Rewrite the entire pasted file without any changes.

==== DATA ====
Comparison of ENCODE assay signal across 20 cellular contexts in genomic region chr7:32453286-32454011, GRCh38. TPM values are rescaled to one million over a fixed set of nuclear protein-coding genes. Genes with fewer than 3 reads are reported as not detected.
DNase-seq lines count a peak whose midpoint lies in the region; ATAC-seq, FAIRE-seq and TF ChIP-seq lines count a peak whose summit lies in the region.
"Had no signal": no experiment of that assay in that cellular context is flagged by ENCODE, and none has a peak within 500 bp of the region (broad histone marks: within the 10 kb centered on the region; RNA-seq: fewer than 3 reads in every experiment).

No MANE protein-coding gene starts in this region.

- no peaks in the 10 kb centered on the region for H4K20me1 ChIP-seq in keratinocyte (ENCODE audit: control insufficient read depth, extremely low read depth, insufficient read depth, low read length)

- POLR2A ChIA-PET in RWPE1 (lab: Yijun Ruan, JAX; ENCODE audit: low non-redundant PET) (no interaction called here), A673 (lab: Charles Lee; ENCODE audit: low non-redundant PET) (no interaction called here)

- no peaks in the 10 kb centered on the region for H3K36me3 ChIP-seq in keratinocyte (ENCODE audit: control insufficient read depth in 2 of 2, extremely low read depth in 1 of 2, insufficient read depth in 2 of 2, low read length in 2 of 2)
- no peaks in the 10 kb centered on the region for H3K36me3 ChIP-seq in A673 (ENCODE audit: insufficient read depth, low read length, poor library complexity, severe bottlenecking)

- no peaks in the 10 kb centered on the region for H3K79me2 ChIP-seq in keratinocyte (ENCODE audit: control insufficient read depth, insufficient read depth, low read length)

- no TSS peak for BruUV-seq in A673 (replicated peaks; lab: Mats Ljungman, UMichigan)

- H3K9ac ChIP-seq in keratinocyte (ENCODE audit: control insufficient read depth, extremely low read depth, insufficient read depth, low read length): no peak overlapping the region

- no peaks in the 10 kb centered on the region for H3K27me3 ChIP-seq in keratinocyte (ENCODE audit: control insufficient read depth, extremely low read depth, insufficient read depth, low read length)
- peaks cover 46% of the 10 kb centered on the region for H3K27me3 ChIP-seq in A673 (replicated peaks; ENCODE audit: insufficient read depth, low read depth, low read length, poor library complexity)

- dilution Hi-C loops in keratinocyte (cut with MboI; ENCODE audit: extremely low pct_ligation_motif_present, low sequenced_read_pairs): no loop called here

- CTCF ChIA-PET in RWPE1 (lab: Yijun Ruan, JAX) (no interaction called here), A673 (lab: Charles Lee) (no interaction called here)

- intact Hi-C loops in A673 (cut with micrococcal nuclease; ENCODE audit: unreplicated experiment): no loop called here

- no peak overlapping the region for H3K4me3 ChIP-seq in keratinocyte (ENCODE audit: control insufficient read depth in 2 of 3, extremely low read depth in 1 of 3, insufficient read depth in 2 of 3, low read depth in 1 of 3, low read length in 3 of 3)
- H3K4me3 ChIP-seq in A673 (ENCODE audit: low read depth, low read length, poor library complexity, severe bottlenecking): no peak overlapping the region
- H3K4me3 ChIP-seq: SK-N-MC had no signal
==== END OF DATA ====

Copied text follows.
Comparison of ENCODE assay signal across 20 cellular contexts in genomic region chr7:32453286-32454011, GRCh38. TPM values are rescaled to one million over a fixed set of nuclear protein-coding genes. Genes with fewer than 3 reads are reported as not detected.
DNase-seq lines count a peak whose midpoint lies in the region; ATAC-seq, FAIRE-seq and TF ChIP-seq lines count a peak whose summit lies in the region.
"Had no signal": no experiment of that assay in that cellular context is flagged by ENCODE, and none has a peak within 500 bp of the region (broad histone marks: within the 10 kb centered on the region; RNA-seq: fewer than 3 reads in every experiment).

No MANE protein-coding gene starts in this region.

- no peaks in the 10 kb centered on the region for H4K20me1 ChIP-seq in keratinocyte (ENCODE audit: control insufficient read depth, extremely low read depth, insufficient read depth, low read length)

- POLR2A ChIA-PET in RWPE1 (lab: Yijun Ruan, JAX; ENCODE audit: low non-redundant PET) (no interaction called here), A673 (lab: Charles Lee; ENCODE audit: low non-redundant PET) (no interaction called here)

- no peaks in the 10 kb centered on the region for H3K36me3 ChIP-seq in keratinocyte (ENCODE audit: control insufficient read depth in 2 of 2, extremely low read depth in 1 of 2, insufficient read depth in 2 of 2, low read length in 2 of 2)
- no peaks in the 10 kb centered on the region for H3K36me3 ChIP-seq in A673 (ENCODE audit: insufficient read depth, low read length, poor library complexity, severe bottlenecking)

- no peaks in the 10 kb centered on the region for H3K79me2 ChIP-seq in keratinocyte (ENCODE audit: control insufficient read depth, insufficient read depth, low read length)

- no TSS peak for BruUV-seq in A673 (replicated peaks; lab: Mats Ljungman, UMichigan)

- H3K9ac ChIP-seq in keratinocyte (ENCODE audit: control insufficient read depth, extremely low read depth, insufficient read depth, low read length): no peak overlapping the region

- no peaks in the 10 kb centered on the region for H3K27me3 ChIP-seq in keratinocyte (ENCODE audit: control insufficient read depth, extremely low read depth, insufficient read depth, low read length)
- peaks cover 46% of the 10 kb centered on the region for H3K27me3 ChIP-seq in A673 (replicated peaks; ENCODE audit: insufficient read depth, low read depth, low read length, poor library complexity)

- dilution Hi-C loops in keratinocyte (cut with MboI; ENCODE audit: extremely low pct_ligation_motif_present, low sequenced_read_pairs): no loop called here

- CTCF ChIA-PET in RWPE1 (lab: Yijun Ruan, JAX) (no interaction called here), A673 (lab: Charles Lee) (no interaction called here)

- intact Hi-C loops in A673 (cut with micrococcal nuclease; ENCODE audit: unreplicated experiment): no loop called here

- no peak overlapping the region for H3K4me3 ChIP-seq in keratinocyte (ENCODE audit: control insufficient read depth in 2 of 3, extremely low read depth in 1 of 3, insufficient read depth in 2 of 3, low read depth in 1 of 3, low read length in 3 of 3)
- H3K4me3 ChIP-seq in A673 (ENCODE audit: low read depth, low read length, poor library complexity, severe bottlenecking): no peak overlapping the region
- H3K4me3 ChIP-seq: SK-N-MC had no signal